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For the past dozen or so years, I’ve been involved in one way or another with parents seeking support for their gifted children—casually on park benches, in spontaneous parking lot meetings, and during more formal gatherings in classrooms or auditoriums.

It was one of those groups of parents, in fact, that prompted my move to social media—and several years and tens of thousands of followers later, there I remain. And this is what I’ve found: Whether it’s 23 people or 23,000, in real life or online, parents want the same things.

Comradery. The business of parenting isn’t always easy, particularly when you’re parenting members of a population to which typical child-rearing books and resources don’t apply. When you’re the parent of a gifted child, you realize early on that, in order to find others who can truly relate to your experiences, you have to do some searching—often while simultaneously dodging accusations of elitism, zealous pride, or even an overactive imagination (yeah right, your kid didn’t really start speaking at 5 months, master preschool puzzles at 12 months, or begin reading and performing calculations at 3 years with no formal teaching). Finding a group of people who get it, or even one other parent who does, can be a substantial boost to your understanding of your child and to your overall sense of sanity.

Empathy and respect. And, with the discovery of like minds, comes compassion. It’s human nature to want to feel as if we’re not alone—that others can relate to what we’re going through. When a group of like-minded people come together, there is the opportunity not only to exchange information but to provide comfort and to form bonds that sustain us as we face the challenges of advocating for our children. We all crave a safe haven where our choices are honored and we don’t feel judged simply for doing what every good parent tries to do—the best for our children.

A voice. We each have a tale to tell, and the proper venue can provide a safe place to do that. Many parents of gifted children have learned that it’s not really alright to share stories of their children’s successes or even their challenges. We are so often met with an audience that has bought into the myths: “gifted children will do fine on their own,” “gifted children are at the top of their class,” “gifted children must be so easy to raise,” “gifted children don’t have to manage a learning disability.” And it becomes tiring trying to explain the realities to less-than-receptive listeners. This is where a strong parent group can do the most good—creating an environment for open dialogue, a place where all voices are heard.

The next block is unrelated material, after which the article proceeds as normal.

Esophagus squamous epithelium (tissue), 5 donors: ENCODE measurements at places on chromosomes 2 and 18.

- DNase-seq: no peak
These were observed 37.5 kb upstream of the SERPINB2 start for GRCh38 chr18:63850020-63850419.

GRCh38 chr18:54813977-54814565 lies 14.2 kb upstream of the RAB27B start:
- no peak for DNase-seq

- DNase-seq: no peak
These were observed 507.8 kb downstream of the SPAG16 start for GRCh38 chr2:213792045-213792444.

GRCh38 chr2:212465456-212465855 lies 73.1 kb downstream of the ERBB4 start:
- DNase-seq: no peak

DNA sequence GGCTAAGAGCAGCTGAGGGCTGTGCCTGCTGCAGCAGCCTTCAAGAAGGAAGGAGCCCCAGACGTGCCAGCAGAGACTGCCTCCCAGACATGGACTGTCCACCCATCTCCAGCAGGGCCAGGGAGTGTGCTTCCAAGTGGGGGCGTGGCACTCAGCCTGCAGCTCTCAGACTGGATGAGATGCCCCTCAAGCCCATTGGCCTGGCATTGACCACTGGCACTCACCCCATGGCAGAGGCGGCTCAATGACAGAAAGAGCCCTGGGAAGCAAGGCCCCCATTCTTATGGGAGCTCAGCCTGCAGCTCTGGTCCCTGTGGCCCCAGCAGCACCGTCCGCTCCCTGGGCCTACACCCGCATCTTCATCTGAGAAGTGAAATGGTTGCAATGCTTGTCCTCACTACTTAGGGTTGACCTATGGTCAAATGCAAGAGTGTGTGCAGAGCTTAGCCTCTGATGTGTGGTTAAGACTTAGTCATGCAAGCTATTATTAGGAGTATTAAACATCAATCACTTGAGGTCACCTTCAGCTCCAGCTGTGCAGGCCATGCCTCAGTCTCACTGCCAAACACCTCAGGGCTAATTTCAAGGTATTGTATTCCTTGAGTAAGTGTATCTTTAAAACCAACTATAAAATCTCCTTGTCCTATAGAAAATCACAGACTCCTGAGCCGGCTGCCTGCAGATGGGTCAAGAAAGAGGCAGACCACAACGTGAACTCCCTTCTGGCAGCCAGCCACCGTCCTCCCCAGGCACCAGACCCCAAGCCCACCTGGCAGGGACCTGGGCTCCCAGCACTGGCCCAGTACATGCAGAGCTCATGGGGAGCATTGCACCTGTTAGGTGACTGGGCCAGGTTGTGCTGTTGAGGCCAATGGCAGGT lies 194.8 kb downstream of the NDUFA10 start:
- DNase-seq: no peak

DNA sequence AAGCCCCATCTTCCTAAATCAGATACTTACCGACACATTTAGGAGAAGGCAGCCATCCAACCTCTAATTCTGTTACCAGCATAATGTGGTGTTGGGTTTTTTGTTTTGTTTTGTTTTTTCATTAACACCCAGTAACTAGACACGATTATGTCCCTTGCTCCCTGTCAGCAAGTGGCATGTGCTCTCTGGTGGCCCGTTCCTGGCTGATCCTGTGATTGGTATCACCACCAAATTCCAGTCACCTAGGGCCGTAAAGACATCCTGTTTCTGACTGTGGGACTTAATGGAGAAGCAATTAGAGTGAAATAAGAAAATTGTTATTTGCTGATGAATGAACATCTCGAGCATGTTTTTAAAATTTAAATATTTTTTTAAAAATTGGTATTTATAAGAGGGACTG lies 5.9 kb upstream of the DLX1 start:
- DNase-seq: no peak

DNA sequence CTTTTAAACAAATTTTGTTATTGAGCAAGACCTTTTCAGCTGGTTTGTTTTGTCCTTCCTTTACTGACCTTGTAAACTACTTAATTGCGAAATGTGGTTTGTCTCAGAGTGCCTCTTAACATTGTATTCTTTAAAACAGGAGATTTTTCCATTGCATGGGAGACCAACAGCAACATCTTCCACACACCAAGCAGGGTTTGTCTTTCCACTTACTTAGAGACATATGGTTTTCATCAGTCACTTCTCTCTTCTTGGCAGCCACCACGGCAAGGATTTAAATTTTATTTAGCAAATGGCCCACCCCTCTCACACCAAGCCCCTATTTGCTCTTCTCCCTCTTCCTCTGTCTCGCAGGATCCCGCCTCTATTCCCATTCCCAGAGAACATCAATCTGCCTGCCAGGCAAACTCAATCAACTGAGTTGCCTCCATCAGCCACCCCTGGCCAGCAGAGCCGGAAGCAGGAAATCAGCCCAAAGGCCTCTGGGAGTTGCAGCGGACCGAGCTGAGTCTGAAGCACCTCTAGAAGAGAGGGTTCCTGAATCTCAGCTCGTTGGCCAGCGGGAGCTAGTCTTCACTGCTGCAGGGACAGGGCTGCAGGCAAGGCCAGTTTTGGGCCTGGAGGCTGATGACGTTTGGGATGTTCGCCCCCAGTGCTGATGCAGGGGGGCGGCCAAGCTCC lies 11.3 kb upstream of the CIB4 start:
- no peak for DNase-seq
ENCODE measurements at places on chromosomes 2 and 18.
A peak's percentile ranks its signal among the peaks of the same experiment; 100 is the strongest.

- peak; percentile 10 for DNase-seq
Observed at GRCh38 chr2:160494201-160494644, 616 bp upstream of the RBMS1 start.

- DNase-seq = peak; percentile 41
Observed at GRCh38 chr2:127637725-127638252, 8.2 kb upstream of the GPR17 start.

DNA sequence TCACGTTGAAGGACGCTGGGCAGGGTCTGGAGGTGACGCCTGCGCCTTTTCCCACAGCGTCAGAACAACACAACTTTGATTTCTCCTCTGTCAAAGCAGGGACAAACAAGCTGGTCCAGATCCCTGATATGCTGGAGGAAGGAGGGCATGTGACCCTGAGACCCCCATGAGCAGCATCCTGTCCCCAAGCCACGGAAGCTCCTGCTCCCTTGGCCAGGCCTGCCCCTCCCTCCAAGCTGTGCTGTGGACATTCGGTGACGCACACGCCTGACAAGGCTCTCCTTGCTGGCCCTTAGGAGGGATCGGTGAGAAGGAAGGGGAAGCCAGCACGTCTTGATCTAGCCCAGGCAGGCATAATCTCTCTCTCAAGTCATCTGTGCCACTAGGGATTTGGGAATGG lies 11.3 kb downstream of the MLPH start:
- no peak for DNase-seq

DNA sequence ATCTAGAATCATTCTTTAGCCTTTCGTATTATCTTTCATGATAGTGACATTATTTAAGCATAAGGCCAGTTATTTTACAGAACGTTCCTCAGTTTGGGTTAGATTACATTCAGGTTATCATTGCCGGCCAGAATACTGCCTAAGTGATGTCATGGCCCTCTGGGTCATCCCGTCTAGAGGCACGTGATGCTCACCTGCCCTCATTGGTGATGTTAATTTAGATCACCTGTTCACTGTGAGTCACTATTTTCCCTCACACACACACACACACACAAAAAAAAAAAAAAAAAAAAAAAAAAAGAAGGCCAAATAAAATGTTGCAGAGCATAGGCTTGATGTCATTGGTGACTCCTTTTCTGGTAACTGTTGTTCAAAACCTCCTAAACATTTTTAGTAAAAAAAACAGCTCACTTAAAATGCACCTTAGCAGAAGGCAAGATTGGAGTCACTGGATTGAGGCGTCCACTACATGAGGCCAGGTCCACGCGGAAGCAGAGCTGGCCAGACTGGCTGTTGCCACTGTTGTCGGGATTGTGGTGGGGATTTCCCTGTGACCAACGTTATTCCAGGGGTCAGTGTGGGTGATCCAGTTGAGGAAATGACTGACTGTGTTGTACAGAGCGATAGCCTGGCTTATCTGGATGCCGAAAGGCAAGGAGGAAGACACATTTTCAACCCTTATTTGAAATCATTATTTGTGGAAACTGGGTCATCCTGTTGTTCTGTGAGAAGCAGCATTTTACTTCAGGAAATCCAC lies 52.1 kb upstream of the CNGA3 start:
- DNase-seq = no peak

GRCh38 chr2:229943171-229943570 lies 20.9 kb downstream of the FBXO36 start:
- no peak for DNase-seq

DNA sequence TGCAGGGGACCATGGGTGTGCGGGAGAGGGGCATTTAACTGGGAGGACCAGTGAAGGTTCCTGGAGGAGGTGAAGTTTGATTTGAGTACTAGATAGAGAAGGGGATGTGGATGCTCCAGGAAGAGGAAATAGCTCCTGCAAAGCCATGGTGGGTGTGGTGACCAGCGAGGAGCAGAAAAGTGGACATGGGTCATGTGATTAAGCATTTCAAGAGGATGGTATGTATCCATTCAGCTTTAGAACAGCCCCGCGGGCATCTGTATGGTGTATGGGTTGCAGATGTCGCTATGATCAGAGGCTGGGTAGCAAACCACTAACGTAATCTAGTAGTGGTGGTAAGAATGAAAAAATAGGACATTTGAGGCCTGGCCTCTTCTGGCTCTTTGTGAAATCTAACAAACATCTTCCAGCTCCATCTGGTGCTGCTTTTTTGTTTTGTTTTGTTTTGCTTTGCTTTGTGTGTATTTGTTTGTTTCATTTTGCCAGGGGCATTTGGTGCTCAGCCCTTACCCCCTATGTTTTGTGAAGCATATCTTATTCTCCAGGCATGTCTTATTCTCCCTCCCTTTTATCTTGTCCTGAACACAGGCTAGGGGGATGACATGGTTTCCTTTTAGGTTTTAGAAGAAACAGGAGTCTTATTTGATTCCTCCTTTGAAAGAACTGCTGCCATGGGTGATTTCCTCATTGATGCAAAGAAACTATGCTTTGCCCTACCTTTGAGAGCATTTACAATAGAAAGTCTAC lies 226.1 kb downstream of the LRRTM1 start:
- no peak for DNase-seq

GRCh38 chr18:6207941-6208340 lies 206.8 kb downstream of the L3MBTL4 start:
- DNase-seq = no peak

Resources and tools. But gathering with other like-minded parents is only part of what the majority of group participants are after. What most end up needing to do—what many times will cause them to seek sources of support to begin with—is to advocate. And, to do that effectively, they need tools. Collaboration can lead to a collection of materials and experiences on which we can all draw. The leader of a group often is part librarian, part sounding board, and part coach: offering parents techniques to help them garner services for their children; providing information on self-care; and directing them to books, organizations, and Internet resources to help them build the knowledgebase required to become their children’s best advocates—until those children are ready to take the reins themselves.

Confidence to pay it forward. It’s been my experience that those in the learning community—gifted or otherwise—are willing and often eager to help others who find themselves in the same boat. After being involved in a real life or online group, many people are inspired to attempt forming their own. I would encourage those who can’t find a group to consider starting one—repeatedly, if necessary. Your tribe is out there and eventually we all find one another.

That is perhaps the biggest takeaway from my founding Supporting Gifted Learners:


One person can make a difference and can initiate a community of learners to come together for a common purpose—to support, empathize, and encourage growth. Parents, educators, and gifted advocates of all varieties play a part. From schoolyards to social media, there are opportunities to get involved, for our voices to reach a broader audience. And I can tell you, from personal experience, that there is immense satisfaction in being part of the process.

This post is part of the April Hoagies’ Gifted Blog Hop. Click below to read more!

Graphic designed by Pamela S. Ryan